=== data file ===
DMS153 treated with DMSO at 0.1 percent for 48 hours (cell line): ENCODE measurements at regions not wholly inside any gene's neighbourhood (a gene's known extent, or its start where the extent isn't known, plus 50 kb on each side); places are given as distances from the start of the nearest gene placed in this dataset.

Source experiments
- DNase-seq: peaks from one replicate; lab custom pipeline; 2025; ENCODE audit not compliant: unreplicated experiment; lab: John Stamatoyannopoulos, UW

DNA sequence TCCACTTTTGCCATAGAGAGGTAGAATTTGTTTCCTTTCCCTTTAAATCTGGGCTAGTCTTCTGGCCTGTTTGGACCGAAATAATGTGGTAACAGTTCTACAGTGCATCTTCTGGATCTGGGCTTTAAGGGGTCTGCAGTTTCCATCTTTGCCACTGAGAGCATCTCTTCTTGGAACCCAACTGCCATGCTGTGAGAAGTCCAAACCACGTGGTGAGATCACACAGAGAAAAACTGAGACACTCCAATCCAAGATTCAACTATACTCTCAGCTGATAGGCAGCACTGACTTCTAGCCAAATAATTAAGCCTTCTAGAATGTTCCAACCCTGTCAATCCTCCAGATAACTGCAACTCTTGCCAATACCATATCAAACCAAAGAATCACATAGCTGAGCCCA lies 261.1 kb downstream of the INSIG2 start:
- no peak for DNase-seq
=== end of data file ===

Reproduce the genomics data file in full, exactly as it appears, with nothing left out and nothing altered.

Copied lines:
DMS153 treated with DMSO at 0.1 percent for 48 hours (cell line): ENCODE measurements at regions not wholly inside any gene's neighbourhood (a gene's known extent, or its start where the extent isn't known, plus 50 kb on each side); places are given as distances from the start of the nearest gene placed in this dataset.

Source experiments
- DNase-seq: peaks from one replicate; lab custom pipeline; 2025; ENCODE audit not compliant: unreplicated experiment; lab: John Stamatoyannopoulos, UW

DNA sequence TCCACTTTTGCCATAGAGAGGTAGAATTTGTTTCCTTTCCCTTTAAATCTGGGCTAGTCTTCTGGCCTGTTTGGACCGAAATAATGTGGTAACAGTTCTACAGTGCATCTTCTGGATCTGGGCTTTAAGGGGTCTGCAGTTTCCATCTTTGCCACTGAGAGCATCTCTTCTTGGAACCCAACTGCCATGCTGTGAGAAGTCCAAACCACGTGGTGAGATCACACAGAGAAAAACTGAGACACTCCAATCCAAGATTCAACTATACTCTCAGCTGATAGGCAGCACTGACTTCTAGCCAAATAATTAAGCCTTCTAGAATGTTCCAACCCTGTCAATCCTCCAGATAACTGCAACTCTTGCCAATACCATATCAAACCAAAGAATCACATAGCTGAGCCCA lies 261.1 kb downstream of the INSIG2 start:
- no peak for DNase-seq